HbA1c and GA levels, which measure different periods of glycemia, had a correlation of r=0.70 (p<0.001), and mean values in patients were 38.7% and 43.4% higher, respectively, than controls in men, and 41.1% and 40.1% higher, respectively, than controls, in women (both p<0.001). Calculated and direct LDL-C values correlated very highly (r=0.96, p<0.001). The correlations between HbA1c and GA, and between calculated and direct LDL-C were similar for subgroups defined by gender, race, age, and other factors.
Calculated LDL-C provides an accurate assessment of fasting LDL-C compared with a direct measurement in most subjects, except for those with hypertriglyceridemia, and GA correlates with HbA1c in diabetic and non-diabetic subjects and may serve as a reasonable marker of short term diabetic control.
PMCID: PMC3927411  PMID: 19465013
glycated albumin; low density lipoprotein cholesterol; type 2 diabetes
13.  A Comparative Effectiveness Analysis of Three Continuous Glucose Monitors 
Diabetes Care  2013;36(2):251-259.
To compare three continuous glucose monitoring (CGM) devices in subjects with type 1 diabetes under closed-loop blood glucose (BG) control.
Six subjects with type 1 diabetes (age 52 ± 14 years, diabetes duration 32 ± 14 years) each participated in two 51-h closed-loop BG control experiments in the hospital. Venous plasma glucose (PG) measurements (GlucoScout, International Biomedical) obtained every 15 min (2,360 values) were paired in time with corresponding CGM glucose (CGMG) measurements obtained from three CGM devices, the Navigator (Abbott Diabetes Care), the Seven Plus (DexCom), and the Guardian (Medtronic), worn simultaneously by each subject. Errors in paired PG–CGMG measurements and data reporting percentages were obtained for each CGM device.
The Navigator had the best overall accuracy, with an aggregate mean absolute relative difference (MARD) of all paired points of 11.8 ± 11.1% and an average MARD across all 12 experiments of 11.8 ± 3.8%. The Seven Plus and Guardian produced aggregate MARDs of all paired points of 16.5 ± 17.8% and 20.3 ± 18.0%, respectively, and average MARDs across all 12 experiments of 16.5 ± 6.7% and 20.2 ± 6.8%, respectively. Data reporting percentages, a measure of reliability, were 76% for the Seven Plus and nearly 100% for the Navigator and Guardian.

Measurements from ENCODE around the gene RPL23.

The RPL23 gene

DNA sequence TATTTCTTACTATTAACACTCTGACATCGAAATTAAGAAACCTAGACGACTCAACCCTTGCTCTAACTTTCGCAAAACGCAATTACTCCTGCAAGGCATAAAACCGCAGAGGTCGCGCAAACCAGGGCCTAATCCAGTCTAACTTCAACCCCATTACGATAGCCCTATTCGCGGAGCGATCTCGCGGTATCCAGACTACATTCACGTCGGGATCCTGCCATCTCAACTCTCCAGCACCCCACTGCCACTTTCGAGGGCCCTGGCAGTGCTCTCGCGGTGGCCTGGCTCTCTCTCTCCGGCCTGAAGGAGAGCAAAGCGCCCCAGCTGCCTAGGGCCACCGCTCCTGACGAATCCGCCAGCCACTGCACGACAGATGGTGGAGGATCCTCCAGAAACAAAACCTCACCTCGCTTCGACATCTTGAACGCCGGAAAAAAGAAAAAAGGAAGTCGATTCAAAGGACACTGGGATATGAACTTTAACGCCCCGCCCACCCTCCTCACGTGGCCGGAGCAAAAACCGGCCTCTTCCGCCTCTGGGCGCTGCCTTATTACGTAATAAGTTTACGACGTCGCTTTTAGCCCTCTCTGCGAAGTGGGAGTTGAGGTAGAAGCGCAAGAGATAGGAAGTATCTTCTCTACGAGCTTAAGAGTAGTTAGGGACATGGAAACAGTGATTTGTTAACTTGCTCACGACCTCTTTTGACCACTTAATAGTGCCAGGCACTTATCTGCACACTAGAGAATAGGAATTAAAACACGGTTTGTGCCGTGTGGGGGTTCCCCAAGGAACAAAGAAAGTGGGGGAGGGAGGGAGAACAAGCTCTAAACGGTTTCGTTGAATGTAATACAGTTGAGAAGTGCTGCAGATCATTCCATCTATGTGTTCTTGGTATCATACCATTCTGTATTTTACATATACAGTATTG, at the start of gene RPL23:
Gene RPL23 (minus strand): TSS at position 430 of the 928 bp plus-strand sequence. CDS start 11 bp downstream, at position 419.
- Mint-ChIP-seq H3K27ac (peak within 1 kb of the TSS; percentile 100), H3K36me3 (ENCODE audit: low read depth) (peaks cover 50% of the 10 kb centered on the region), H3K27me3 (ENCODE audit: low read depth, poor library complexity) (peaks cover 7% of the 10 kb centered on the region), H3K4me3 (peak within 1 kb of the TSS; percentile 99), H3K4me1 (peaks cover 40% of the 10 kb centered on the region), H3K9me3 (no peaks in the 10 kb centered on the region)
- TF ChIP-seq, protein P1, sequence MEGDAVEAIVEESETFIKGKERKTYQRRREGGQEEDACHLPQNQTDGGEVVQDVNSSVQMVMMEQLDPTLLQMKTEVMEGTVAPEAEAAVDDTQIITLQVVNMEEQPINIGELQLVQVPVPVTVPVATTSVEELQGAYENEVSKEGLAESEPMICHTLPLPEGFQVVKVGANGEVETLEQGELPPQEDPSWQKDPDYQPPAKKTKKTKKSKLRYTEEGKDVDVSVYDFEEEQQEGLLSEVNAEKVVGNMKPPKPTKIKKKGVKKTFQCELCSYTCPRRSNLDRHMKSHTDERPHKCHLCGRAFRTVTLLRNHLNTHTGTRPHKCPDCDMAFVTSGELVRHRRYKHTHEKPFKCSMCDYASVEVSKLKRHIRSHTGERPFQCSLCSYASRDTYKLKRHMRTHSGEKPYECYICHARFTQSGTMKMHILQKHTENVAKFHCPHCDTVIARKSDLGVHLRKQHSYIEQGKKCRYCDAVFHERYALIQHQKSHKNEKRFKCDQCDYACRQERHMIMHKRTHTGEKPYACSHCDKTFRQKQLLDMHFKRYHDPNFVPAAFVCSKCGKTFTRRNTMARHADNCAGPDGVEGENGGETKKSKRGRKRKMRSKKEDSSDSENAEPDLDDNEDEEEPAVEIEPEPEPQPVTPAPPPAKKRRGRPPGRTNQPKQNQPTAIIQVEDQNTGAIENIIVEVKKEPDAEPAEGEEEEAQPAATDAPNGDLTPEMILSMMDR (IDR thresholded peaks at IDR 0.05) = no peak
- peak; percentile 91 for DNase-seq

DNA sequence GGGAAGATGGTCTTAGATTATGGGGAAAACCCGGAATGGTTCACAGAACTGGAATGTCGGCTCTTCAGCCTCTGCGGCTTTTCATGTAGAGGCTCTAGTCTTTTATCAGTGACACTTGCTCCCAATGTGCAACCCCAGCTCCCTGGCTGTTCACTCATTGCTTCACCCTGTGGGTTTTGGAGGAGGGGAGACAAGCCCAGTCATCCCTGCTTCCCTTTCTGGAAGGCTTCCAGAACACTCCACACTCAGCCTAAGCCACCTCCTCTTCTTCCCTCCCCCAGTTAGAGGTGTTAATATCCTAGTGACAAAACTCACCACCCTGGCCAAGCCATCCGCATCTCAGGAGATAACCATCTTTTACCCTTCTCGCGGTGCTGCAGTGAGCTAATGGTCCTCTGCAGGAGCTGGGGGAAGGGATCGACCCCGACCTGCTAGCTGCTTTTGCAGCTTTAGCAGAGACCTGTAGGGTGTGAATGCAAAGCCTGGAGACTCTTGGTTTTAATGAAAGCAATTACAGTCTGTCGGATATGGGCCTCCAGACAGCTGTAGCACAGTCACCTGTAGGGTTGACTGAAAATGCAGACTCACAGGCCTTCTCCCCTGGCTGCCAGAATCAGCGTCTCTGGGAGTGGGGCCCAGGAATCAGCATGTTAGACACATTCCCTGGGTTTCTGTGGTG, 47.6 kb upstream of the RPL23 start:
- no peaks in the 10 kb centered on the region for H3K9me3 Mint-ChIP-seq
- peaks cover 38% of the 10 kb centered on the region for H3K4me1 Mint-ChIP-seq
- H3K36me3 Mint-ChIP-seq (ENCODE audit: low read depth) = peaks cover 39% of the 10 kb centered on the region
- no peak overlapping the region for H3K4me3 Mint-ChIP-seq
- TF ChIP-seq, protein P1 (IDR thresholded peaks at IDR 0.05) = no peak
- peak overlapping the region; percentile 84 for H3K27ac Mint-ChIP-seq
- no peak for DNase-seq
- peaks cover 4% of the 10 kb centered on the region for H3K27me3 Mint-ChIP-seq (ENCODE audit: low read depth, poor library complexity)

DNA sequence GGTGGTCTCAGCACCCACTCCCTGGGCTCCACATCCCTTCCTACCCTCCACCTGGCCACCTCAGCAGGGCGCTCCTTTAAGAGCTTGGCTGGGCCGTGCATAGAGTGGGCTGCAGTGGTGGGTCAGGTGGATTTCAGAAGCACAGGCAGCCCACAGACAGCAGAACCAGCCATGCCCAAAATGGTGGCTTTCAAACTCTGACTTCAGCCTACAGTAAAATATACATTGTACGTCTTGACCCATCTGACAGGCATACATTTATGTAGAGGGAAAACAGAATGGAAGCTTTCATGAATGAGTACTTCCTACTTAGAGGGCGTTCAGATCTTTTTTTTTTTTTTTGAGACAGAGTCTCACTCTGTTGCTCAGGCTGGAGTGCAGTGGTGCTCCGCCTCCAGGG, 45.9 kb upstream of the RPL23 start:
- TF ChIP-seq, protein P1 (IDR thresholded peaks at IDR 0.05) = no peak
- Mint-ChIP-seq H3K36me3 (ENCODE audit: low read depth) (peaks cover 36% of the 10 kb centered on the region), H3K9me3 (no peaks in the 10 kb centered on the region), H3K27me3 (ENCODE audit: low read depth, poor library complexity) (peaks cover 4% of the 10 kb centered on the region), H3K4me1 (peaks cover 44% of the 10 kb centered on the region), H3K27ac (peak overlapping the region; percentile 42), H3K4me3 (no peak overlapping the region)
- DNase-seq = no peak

A comprehensive head-to-head-to-head comparison of three CGM devices for BG values from 36 to 563 mg/dL revealed marked differences in performance characteristics that include accuracy, precision, and reliability. The Navigator outperformed the other two in these areas.
PMCID: PMC3554299  PMID: 23275350
14.  The effect of excess weight gain with intensive diabetes treatment on cardiovascular disease risk factors and atherosclerosis in type 1 diabetes: Results from the Diabetes Control and Complications Trial / Epidemiology of Diabetes Interventions and Complications Study (DCCT/EDIC) study 
Circulation  2012;127(2):10.1161/CIRCULATIONAHA.111.077487.
Intensive diabetes therapy of type 1 diabetes (T1DM) reduces diabetes complications but can be associated with excess weight gain, central obesity, and dyslipidemia.
The purpose of this study was to determine if excessive weight gain with diabetes therapy of T1DM is prospectively associated with atherosclerotic disease.
Methods and Results
Subjects with T1DM (97% Caucasian, 45% female, mean age 35 years) randomly assigned to intensive (INT) or conventional (CONV) diabetes treatment during the Diabetes Control and Complications Trial (DCCT) underwent intima-media thickness (IMT) (n=1015) and coronary artery calcium (CAC) score (n=925) measurements during follow-up in the Epidemiology of Diabetes Interventions and Complications (EDIC) Study. INT subjects were classified by quartile of BMI change during the DCCT. Excess gainers (4th quartile, including CONV subjects meeting this threshold) maintained greater BMI and waist circumference (WC), needed more insulin, had greater IMT (+5%, P<0.001 EDIC year 1, P=0.003 EDIC year 6), and trended towards greater CAC scores (OR 1.55, CI 0.97 – 2.49, P=0.07) than minimal gainers. DCCT subjects meeting metabolic syndrome criteria for WC and blood pressure had greater IMT in both EDIC years (P =0.02 to <0.001); those meeting HDL criteria had greater CAC scores (OR 1.6 and CI 1.1 – 2.4, P=0.01) during follow-up. Increasing frequency of a family history of diabetes, hypertension, and hyperlipidemia was associated with greater IMT thickness with INT but not CONV.